“In all,” observes Jon Hotten in The Meaning of Cricket, “he faced 19, 753 balls in Test cricket and another 13,086 in one-day internationals before he retired in 2007. Only 483 of those resulted in his dismissal, so 32,356 did not.
“Put differently, just 1.47 per cent of the deliveries bowled at Brian Lara got him out.”
Regrettably, I have no access to comparable ready-made figures for the Little Master, Sachin Tendulkar, who played 200 Tests and 463 ODIs, or the Boy from Bowral, Donald George Bradman. Nor do I have comparable ready-made figures for the percentage of all of the team’s runs Tendulkar scored in the 663 matches he played for India on five continents.
For the West Indies, Lara’s percentage is an admirable 18.8%, second only to George ‘Massa George’ Headley’s stunning 25.61% of the West Indian runs scored before the War during matches at home and in England and Australia. But Bradman’s contribution in his 52 Tests in Australia and England relegates the Caribbean pair to second and third overall.
Playing against England in Leeds in 1930, Bradman, aged just under 22, hit a world record 334. Four years later, he repeated the feat, amassing 304, again at Leeds and again versus England.
In the 109-year history of Test cricket up to mid-April 1994, only 18 batsmen had contrived to take their individual score as far as 300; only. The Don, however, had been able to do it twice.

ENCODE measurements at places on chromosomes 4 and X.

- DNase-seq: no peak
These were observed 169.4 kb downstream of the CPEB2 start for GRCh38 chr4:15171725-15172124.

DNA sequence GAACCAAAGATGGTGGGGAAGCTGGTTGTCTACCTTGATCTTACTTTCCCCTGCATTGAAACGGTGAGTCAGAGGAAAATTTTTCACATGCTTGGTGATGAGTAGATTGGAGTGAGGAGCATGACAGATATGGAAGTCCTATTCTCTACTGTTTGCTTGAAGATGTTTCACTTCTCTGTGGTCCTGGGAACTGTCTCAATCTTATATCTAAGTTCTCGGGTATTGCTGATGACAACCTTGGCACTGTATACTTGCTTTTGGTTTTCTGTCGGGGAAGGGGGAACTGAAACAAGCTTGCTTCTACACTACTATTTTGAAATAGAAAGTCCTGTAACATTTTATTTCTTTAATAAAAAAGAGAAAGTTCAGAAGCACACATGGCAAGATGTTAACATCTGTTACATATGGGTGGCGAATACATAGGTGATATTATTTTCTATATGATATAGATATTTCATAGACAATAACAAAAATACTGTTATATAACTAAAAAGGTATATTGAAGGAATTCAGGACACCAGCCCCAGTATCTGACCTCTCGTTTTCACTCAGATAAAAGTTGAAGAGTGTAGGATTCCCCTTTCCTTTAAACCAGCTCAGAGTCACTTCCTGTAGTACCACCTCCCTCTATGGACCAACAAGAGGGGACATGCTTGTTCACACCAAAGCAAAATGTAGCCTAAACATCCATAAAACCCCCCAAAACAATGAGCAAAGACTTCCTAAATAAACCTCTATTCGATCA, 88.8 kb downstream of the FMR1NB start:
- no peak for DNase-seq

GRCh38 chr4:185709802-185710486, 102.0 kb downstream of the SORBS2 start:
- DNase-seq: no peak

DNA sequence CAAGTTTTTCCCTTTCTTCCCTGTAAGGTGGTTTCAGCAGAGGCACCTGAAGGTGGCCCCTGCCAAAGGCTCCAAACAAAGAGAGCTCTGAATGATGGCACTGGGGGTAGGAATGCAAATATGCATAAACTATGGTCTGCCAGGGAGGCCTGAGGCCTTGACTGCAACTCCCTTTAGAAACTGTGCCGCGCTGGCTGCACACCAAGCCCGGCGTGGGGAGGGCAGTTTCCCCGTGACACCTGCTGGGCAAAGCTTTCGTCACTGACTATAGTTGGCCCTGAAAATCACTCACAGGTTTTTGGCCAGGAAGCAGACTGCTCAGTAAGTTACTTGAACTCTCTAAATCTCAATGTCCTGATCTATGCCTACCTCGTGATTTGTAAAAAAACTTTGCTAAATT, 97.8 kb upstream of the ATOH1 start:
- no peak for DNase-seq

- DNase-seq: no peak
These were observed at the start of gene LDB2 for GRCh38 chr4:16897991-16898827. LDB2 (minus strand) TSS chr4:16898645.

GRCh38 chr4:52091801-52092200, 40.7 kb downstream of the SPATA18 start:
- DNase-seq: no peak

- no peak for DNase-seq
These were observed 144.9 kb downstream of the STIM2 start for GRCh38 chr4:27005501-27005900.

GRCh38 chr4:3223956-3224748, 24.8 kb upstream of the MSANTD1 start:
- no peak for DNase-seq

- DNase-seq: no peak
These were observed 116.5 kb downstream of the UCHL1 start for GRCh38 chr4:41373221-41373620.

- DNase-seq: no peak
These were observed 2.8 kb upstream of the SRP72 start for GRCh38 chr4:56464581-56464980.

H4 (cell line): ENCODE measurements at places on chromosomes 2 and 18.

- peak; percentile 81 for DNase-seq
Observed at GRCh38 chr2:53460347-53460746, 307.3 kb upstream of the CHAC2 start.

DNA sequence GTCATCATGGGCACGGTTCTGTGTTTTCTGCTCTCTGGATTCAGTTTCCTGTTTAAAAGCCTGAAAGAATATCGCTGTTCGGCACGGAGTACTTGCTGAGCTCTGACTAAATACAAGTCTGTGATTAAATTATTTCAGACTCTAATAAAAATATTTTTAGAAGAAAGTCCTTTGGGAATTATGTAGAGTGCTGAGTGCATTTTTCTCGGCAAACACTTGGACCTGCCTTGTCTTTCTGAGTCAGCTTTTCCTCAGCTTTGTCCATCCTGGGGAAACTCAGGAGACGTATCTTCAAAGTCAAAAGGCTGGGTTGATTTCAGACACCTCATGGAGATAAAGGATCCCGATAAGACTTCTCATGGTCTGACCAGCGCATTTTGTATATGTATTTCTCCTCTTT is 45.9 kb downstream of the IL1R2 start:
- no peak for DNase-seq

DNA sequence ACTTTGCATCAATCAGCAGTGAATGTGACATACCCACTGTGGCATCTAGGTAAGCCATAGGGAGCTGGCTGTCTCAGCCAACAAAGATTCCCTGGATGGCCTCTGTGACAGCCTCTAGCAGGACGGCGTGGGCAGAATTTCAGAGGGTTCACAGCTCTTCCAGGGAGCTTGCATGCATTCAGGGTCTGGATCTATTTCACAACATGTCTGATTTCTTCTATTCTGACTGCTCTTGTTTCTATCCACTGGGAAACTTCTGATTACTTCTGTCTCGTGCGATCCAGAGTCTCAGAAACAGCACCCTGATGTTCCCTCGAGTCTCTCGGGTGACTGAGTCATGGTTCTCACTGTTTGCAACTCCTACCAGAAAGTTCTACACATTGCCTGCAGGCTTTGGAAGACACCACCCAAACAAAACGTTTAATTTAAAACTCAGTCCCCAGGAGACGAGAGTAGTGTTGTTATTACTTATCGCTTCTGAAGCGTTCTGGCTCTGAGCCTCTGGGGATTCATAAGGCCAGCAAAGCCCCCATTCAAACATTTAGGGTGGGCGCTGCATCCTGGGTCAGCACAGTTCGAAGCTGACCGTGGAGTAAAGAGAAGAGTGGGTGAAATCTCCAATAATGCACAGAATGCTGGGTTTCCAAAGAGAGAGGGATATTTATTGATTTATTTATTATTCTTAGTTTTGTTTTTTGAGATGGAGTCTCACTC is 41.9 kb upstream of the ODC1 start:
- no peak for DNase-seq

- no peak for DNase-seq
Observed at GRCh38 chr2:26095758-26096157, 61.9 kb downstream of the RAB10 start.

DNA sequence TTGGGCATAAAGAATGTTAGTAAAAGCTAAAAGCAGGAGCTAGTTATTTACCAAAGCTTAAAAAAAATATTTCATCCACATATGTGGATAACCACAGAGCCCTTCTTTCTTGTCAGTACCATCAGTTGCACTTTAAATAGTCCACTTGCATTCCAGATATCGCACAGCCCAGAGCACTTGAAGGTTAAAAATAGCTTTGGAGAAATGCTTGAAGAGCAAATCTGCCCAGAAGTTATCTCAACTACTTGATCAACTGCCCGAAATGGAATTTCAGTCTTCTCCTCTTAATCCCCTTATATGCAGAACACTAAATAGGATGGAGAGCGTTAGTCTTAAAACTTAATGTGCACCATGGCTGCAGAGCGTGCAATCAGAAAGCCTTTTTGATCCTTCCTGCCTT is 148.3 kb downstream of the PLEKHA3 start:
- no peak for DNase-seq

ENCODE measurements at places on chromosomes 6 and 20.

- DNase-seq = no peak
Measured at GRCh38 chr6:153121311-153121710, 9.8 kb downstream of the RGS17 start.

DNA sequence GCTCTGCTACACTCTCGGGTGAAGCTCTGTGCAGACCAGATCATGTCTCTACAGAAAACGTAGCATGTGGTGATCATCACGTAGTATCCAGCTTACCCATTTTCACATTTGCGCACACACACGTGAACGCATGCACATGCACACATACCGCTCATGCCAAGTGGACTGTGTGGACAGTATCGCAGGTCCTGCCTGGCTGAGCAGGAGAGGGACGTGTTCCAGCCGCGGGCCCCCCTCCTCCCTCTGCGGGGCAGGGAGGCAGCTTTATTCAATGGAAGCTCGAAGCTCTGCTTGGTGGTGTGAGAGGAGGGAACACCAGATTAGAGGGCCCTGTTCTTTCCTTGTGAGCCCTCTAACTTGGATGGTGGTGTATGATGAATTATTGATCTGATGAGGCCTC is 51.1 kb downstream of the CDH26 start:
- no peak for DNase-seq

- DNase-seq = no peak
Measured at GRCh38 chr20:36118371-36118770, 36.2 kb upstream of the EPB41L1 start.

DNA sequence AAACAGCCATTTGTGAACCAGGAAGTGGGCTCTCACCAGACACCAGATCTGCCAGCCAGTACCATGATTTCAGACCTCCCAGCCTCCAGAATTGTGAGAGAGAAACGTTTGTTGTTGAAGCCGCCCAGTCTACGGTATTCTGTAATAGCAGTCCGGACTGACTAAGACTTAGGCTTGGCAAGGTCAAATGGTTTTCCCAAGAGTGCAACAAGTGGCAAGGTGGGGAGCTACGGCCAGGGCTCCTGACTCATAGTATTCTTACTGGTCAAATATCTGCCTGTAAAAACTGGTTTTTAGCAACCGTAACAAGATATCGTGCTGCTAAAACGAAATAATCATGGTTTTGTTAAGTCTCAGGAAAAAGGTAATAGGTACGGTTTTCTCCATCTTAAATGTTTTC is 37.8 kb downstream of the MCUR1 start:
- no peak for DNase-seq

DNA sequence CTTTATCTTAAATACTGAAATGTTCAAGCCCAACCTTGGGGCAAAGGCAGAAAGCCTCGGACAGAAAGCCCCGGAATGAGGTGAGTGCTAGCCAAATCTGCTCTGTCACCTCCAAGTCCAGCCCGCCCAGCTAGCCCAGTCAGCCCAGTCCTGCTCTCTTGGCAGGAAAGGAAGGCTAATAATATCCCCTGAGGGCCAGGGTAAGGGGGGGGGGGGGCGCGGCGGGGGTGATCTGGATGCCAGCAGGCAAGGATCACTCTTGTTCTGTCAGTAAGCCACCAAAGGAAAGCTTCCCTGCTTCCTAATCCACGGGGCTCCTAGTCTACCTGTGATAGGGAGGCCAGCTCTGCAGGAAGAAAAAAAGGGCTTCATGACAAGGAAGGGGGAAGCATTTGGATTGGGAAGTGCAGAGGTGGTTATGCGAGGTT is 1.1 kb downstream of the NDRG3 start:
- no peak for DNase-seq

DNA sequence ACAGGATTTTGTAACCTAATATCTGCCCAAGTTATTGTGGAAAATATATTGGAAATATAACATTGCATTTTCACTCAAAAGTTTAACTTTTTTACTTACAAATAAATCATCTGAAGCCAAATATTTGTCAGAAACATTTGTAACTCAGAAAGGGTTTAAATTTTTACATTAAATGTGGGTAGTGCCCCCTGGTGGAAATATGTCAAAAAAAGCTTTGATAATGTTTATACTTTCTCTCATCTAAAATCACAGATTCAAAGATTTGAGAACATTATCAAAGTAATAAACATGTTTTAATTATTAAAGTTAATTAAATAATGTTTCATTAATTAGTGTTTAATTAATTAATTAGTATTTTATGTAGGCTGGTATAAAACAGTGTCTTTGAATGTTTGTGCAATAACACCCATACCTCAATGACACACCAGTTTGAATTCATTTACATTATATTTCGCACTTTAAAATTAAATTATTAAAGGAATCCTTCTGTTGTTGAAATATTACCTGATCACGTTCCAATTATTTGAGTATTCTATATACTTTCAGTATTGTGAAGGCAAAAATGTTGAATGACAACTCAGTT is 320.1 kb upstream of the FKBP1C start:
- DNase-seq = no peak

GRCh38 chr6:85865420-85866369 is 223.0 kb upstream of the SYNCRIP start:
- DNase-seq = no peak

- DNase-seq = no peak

Among the 18 were two West Indians. One was Lawrence Rowe, he of the truncated Test career, who had made a total of 314 runs in his debut Test and then got 302 in a single innings against England in 1974 in his 14th Test innings.
The other was Garry Sobers, who had made 365 n.o. at Sabina Park in 1958 in his 29th Test innings to own the record set by Len Hutton in England just under 20 years earlier.[dfp-ad]
That high-water mark still remained out of the reach of all Indian batsmen, including Tendulkar. He was already beginning to impress with his obvious appetite for big runs. And those who had eyes to see probably had already spotted in the Little Master a clone of his Mumbai predecessor, Sunil Gavaskar. The prolific opener had, many have argued, overstayed his time in the Test arena, intent merely on sealing a permanent place in the record books.
Some are convinced that Tendulkar’s 24-year-long career was extended for the same reason. Insiders, however, and the more discerning pooh-pooh the idea, pointing to his stabilising and inspirational influence on the new generation, which may yet produce another world-beater in Virat Kohli.